In Shakespeare’s play, Juliet asks Romeo, “What’s in a name,” which is understood to mean that the essence of something is distinct from the word used to name it. For example, calling something a “chair” brings forth a visual image and associated characteristics of wood or metal and a place to sit, but the word itself is arbitrary.
Another example is a person’s name. After my life, my name was the second gift from my parents. I wasn’t able to object at the time or offer any alternatives, but I might have. I was probably about eight years old when I realized what a common name I have. There are variations on the name to play with, keeping things interesting and allowing me to redefine myself at times. I’ve been “Mike,” “Mikey,” and the more formal “Michael” to friends, relations, and colleagues. I’ve always wanted a more unique, “manlier” name, like Jack Marlow, who was my friend in Little League. However, I conducted an Internet search for “Jack Marlow” recently, and I was surprised to find out how common that name is as well.
I did another search and it revealed that some of the folks who share my name are clearly famous. They include an anthropologist, a financier, a photographer, an explorer/filmmaker, a biochemist, a world-renowned pianist, a Canadian politician, an English soccer player, and a Zionist author/radio host. And many, many more of my namesake, who are not quite so famous, show up as well, including a couple hundred lawyers. When I checked Facebook, I was amazed to see that three other members of our group, besides me, have graduated from my high school in Houston.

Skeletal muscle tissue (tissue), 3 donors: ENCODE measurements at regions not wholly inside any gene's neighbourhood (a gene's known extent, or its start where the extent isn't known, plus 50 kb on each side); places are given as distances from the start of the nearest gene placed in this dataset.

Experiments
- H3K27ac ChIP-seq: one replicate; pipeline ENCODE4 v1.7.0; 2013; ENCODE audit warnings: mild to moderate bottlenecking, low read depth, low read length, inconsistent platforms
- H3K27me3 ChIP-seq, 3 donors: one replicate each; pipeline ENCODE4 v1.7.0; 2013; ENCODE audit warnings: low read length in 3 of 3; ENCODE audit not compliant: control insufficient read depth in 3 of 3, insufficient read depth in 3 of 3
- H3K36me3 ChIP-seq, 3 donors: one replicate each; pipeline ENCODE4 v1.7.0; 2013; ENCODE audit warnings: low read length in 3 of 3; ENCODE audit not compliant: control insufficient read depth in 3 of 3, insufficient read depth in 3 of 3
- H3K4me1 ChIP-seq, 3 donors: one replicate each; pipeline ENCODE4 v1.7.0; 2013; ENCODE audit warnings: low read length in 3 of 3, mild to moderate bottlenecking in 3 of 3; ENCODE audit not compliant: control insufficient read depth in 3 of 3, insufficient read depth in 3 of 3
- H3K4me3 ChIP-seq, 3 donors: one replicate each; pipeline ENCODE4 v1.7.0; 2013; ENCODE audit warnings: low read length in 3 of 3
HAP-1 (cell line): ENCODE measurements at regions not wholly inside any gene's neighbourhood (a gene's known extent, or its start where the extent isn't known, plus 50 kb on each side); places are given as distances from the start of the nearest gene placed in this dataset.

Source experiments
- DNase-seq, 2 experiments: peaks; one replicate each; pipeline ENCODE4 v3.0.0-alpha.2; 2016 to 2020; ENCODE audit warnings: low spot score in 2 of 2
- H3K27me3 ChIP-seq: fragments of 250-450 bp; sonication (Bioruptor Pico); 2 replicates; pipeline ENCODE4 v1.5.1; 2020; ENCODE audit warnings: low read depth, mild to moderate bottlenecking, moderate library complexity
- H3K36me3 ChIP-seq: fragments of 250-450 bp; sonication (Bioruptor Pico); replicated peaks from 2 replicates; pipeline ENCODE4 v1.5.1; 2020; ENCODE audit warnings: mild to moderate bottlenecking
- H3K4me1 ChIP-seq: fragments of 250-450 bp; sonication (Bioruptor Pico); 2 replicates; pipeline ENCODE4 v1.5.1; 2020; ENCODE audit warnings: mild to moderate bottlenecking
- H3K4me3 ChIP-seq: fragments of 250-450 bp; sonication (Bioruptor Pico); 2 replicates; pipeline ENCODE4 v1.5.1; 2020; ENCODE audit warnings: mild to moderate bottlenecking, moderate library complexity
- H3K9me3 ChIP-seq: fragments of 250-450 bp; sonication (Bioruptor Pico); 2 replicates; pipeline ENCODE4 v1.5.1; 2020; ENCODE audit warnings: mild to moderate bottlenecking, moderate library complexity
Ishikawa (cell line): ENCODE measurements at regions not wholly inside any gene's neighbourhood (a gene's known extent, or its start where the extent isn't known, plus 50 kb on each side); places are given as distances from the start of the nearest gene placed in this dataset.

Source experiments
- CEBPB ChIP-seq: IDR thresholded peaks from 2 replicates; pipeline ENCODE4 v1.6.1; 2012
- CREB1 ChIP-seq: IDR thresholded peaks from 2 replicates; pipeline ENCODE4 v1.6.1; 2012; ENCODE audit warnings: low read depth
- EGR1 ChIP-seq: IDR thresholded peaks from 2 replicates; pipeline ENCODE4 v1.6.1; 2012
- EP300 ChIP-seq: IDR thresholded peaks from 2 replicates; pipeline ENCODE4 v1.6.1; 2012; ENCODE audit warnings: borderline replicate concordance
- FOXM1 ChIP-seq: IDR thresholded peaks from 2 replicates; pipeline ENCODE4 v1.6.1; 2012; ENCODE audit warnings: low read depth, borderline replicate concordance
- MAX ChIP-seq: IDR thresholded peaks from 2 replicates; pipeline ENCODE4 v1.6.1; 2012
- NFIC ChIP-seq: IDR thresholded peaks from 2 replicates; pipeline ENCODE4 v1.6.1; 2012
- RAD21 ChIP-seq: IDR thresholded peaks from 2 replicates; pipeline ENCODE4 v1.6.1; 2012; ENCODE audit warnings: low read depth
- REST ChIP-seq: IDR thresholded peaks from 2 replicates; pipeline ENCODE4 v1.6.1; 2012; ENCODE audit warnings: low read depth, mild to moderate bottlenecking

Two of the more infamous MBs require no search, and they probably immediately popped into the reader’s mind at the beginning of this column. There’s Bush’s FEMA Director, “Brownie,” who is blamed for failing to provide timely support to Katrina victims. And of course, the most recent, is the young man from Ferguson, Mo, who was shot and killed last year by a police officer. I was dismayed by the unwelcome sight of my name in the papers.
As a result, I’m thinking of going by “Mike” again for awhile. My hope is to be confused with the Caltech astronomy professor, who, for many years, has worked as a planetary scientist at the Jet Propulsion Laboratory. He is directly responsible for many recent discoveries about our solar system, including the discovery of a “tenth” planet in 2005. Well, I guess now it’s the ninth, since most astronomers no longer consider Pluto a planet. He also wrote, How I Killed Pluto and Why It had It Coming. Maybe I should visit with him about that. If he doesn’t quit killing planets, it’ll ruin our reputation!